IT should also facilitate the creation and maintenance of a service catalog for engineering teams. Maintenance of this catalog not only promotes the reuse of services, itself a hallmark of engineering efficiency but also makes it possible to quickly mitigate security issues associated with microservices (Log4j being just one example from the last 12 months).
Beyond efficiency, however, IT can also support in-house software creation by helping engineering teams with value stream management so they can track the business impact of the software they create. While efficiency can have a business impact (realized through time/cost savings), software drives the business forward when it effectively meets customer needs. IT can facilitate these insights by connecting the dots between customer feature requests, product changes and increased adoption (of products and features).
3. Make Enterprise Architecture Strategic
An IT function serving as a mission-critical part of the organization cultivates a comprehensive overview of the software landscape and supports engineering efficiency, as suggested, by viewing the development environment as an integral part of the broader technology estate. However, IT system leaders need to do something more to effectively collaborate with the business leaders and drive the business forward.
Specifically, IT leaders need to provide the business with insight into all the ways technology influences business performance. This means highlighting risks that need to be addressed, uncovering opportunities that should be pursued, and suggesting options for future planning. Thoughtful and strategic enterprise architecture management here is the key.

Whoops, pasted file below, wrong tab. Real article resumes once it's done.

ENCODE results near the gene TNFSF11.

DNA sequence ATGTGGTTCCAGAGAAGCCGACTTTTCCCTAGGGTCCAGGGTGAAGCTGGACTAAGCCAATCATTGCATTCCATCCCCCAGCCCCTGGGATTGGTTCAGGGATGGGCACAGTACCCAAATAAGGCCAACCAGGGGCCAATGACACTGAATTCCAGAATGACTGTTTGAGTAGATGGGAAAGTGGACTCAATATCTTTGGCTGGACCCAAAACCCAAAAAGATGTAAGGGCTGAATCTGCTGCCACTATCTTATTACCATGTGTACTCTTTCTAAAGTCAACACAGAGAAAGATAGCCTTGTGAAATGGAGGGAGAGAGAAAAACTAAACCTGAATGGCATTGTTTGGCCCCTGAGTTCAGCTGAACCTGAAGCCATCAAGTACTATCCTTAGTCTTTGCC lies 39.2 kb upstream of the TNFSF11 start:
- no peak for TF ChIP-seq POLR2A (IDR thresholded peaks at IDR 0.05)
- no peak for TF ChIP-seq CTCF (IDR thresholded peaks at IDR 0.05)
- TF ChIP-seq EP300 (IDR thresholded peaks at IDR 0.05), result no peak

A strategic approach to enterprise architecture management means focusing less on governance (who gets to use what) and more on reducing complexity to promote agility and quick decision-making. The first step in this direction is the adoption of a common language that aligns the business and IT. Business capabilities and the creation of business capabilities maps for different departments serve this purpose.
To make decisions about technology, business leaders need to know what they are working with. Reliable and current data is essential. For this reason, your enterprise architecture management needs to prioritize ongoing data collection and the maintenance of data quality.
Finally, to make objectives and options transparent, IT needs to be capable of strategically displaying all enterprise architecture data in a way that can be easily understood and acted on.
Where Do You Start?
Taming an unruly SaaS landscape, making it possible to build better software and guiding technology strategy are all easier said than done.
The good news is, ongoing innovation has created solutions that are easier to use, effectively leverage automation and integrate with all relevant systems. In other words, the tools are there. All that’s needed is the commitment to transforming the IT system and developing it into the critical business function it can and should be.